MarTech: Key Components For World Class Tech Stack
Each year we often find ourselves in the same place – increased annual targets and internal pressure for more leads, greater sales pipeline and ultimately more revenue. However often I hear clients’ concern with meeting revenue goals without a robust MarTech to support organizational needs. According to Hubspot, most organization on average have >31 tools to manage data and marketing campaigns. More tools typically results in more chaos, and challenges around:
- Data integrity and inter-operability
- Integration and workflow between existing tools
- Accurate and better analytics
- Experienced practitioners to lead efforts
With so many options, where should you start?
Over the last six years, marketing tech landscape has grown exponentially from 150 companies in 2011, to over 5,000 companies exiting 2017. No wonder things can get a bit confusing!
With a short runway to show results, many companies choose to either stay with existing stack or blindly adopt the “latest and greatest” technology, regardless if it’s the right fit for their needs.
With abundance in new technology, it is easy to get distracted. However understanding and aligning goals with a solid strategy will allow you to select the best solution for your needs.
4 Ways to Ensure Your MarTech Stacks Up
1. Define Business Strategy and Goals
Prior to evaluating your tech stack its important to clearly define goals and objectives. What are you looking to accomplish? Are you looking to accurately capture and store data, comprehensively profile prospects and customers or score behavior? List and prioritize the "must-haves" versus "nice-to-haves."
2. Recognize Your Current Tech Stack
Next step is to evaluate existing infrastructure to ensure you have the right systems to attract, engage and convert prospects. Are you able to identify and profile anonymous visitors on your website? Do you have the right CRM in place to capture and prioritize leads? Does the CRM comprehensively integrates with your marketing automation platform (MAP) for targeted campaigns? These are just a few questions to ask during the technical evaluation phase.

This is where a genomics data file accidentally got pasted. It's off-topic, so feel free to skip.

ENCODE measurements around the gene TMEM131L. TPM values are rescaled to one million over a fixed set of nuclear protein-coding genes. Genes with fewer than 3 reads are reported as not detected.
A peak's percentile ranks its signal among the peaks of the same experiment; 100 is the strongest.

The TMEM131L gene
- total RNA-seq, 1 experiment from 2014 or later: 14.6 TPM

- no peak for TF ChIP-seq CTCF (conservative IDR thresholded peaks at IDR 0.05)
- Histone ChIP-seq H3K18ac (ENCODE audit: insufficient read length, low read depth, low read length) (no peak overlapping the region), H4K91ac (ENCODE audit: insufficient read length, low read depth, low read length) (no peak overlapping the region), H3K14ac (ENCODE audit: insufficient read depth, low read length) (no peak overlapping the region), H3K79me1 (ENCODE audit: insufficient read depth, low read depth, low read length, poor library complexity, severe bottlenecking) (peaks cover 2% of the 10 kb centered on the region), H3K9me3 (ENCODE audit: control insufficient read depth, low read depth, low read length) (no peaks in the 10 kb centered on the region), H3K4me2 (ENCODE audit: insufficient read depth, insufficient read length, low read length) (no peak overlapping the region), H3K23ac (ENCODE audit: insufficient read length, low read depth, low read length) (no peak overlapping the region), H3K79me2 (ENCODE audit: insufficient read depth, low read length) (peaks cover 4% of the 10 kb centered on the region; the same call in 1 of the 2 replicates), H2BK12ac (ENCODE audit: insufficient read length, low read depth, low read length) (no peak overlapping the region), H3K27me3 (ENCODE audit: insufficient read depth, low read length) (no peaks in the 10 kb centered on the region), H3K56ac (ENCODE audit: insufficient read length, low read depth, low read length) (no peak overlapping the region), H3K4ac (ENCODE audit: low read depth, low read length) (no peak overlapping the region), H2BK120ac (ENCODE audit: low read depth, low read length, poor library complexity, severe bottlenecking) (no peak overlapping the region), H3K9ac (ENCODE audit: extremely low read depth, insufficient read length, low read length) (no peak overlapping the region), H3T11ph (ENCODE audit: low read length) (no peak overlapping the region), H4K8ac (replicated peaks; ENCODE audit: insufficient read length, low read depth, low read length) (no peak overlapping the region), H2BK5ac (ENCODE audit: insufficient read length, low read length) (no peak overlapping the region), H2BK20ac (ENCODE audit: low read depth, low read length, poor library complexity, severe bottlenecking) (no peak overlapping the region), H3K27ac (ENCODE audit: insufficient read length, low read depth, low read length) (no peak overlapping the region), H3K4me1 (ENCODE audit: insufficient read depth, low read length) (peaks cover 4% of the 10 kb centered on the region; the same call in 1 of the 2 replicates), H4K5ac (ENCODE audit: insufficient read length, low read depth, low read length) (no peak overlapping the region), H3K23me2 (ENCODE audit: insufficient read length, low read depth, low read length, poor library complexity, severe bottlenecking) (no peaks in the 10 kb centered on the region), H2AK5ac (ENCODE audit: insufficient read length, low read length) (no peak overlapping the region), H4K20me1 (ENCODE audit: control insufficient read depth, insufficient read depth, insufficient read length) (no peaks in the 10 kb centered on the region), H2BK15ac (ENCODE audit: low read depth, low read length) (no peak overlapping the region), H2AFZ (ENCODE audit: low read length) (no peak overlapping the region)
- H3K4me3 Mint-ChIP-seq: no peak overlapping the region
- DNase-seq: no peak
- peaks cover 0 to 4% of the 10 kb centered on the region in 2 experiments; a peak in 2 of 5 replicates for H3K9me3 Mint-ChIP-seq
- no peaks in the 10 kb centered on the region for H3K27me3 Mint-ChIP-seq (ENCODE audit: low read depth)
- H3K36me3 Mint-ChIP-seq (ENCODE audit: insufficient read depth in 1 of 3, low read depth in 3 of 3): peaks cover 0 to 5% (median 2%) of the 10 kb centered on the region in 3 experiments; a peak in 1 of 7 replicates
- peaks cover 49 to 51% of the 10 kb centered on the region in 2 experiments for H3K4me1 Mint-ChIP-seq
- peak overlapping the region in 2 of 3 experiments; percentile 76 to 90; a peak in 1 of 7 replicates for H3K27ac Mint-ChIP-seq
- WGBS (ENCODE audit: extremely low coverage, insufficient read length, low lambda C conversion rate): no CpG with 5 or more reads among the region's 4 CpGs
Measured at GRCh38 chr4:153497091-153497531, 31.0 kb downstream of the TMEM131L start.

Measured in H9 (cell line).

3. Map Tech Stack to Business Goals
While there are many ways to map your existing infrastructure to business goals, many businesses generally complete category and revenue mapping. Based on Scott Brinker’s landscape category mapping, companies review systems according to the following components:
- Advertising and Promotion
- Content Delivery and Personalization
- Social Insights
- Commerce and Sales
- Data Management
- Reporting and Analytics
Here is a great example from Trust Radius:
Second part of the exercise is to complete revenue-mapping to ensure MarTech tools align to the buyer’s journey. The goal is to ensure all of the right tools are in place to attract, engage and convert prospects from top-of-the-funnel (ToFU) to bottom-of-the-funnel (BoFU). Couple of things to consider during this phase include capture, automation and distribution of leads through the buyer’s journey.
Here is a good example from Allocadia:
4. Reduce White Space and Identify Owners
By completing these exercises, you will be able to identify + reduce white space and select the right tech stack for your specific business objectives. Additionally it is best practice to identify dedicated owners to manage implementation, integrations and on-going operation + optimization of tools. The goal is to maintain seamless synchronization of systems and utilize to full potential.
Ultimately, building a solid marketing tech stack is tough and takes a lot of time. Often due to budget constraints and lack of specialized resources, organizations fail to assess, diagnose and implement appropriate tools. However if done correctly, a strong MarTech will optimize omni-channel marketing tactics, provide consistent visibility into KPIs and enhance the buyer's journey. This enhanced journey will drive stronger engagement, which will ultimately drive more leads, stronger pipeline integrity and increase conversion rates.